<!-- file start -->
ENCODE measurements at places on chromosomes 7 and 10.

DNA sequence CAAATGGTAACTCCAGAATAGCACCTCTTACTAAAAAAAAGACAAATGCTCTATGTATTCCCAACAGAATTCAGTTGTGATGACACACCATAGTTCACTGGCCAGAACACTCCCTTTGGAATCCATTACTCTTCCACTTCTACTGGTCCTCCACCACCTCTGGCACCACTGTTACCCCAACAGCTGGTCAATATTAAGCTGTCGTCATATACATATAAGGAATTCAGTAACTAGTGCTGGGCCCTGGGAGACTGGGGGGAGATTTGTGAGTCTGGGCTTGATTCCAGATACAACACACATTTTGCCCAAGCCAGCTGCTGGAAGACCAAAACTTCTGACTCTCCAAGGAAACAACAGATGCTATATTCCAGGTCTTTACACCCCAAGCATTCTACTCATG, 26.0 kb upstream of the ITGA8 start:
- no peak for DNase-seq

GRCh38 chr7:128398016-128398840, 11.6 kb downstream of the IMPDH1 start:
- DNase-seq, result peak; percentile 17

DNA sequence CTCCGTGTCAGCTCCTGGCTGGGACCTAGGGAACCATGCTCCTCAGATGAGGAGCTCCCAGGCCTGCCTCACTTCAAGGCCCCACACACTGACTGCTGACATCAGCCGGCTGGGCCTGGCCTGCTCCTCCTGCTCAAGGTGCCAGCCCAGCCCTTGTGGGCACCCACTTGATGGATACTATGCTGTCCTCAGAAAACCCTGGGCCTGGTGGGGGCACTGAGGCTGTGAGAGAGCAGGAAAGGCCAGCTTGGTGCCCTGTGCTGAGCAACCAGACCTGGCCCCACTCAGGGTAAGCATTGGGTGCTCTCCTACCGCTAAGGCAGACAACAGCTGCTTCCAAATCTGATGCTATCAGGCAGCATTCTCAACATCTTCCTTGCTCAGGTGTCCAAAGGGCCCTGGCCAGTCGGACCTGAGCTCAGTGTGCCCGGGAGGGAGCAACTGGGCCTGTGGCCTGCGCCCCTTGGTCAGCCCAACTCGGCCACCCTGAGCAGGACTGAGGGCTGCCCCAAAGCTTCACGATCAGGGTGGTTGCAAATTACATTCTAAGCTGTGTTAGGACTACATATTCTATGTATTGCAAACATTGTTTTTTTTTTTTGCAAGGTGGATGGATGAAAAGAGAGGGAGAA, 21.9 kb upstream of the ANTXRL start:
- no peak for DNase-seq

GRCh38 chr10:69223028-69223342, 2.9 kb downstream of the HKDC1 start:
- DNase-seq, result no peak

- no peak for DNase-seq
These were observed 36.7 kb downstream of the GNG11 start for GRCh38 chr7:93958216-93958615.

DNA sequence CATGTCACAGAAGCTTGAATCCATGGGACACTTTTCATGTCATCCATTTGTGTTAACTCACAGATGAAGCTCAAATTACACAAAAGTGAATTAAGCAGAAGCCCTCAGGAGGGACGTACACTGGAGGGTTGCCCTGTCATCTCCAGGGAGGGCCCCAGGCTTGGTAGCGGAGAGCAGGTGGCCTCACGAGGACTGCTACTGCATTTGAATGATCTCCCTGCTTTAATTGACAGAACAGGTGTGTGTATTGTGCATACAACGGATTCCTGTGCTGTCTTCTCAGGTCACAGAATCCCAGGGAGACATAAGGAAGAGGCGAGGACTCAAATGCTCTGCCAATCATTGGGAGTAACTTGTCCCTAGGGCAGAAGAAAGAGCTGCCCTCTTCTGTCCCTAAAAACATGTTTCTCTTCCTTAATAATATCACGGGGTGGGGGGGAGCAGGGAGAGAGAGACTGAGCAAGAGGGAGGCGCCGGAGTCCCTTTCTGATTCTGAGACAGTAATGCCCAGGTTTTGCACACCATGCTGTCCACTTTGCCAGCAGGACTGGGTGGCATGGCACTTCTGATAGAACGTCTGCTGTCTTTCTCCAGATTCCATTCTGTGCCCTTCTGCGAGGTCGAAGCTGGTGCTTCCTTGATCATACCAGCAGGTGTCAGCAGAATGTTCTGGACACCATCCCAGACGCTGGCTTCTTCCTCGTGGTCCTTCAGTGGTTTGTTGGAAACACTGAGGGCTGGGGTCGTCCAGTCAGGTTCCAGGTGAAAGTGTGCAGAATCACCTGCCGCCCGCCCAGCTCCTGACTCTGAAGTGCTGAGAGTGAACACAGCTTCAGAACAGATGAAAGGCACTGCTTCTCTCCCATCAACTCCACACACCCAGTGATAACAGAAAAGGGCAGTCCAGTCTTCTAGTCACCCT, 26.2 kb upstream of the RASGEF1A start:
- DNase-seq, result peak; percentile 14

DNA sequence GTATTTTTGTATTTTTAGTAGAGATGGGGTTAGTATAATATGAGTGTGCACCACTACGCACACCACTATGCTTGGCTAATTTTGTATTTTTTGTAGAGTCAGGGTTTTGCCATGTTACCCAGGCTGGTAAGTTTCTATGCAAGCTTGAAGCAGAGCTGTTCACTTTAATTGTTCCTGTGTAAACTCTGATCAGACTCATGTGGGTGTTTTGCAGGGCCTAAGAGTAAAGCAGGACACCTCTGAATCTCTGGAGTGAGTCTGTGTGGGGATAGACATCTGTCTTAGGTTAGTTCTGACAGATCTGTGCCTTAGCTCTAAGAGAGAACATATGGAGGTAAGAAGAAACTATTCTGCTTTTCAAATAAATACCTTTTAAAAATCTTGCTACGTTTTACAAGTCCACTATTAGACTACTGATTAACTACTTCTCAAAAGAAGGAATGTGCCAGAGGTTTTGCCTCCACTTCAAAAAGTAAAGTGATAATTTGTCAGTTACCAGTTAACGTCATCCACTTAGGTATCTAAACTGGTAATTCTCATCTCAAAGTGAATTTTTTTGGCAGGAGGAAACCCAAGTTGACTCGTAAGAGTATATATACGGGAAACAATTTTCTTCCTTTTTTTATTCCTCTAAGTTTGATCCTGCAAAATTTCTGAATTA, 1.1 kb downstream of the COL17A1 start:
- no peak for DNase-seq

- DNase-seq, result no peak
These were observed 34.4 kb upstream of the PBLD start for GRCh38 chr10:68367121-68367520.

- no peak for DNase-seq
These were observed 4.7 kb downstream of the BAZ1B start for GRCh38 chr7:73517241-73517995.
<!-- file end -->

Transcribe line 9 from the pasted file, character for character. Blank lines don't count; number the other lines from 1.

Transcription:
- DNase-seq, result no peak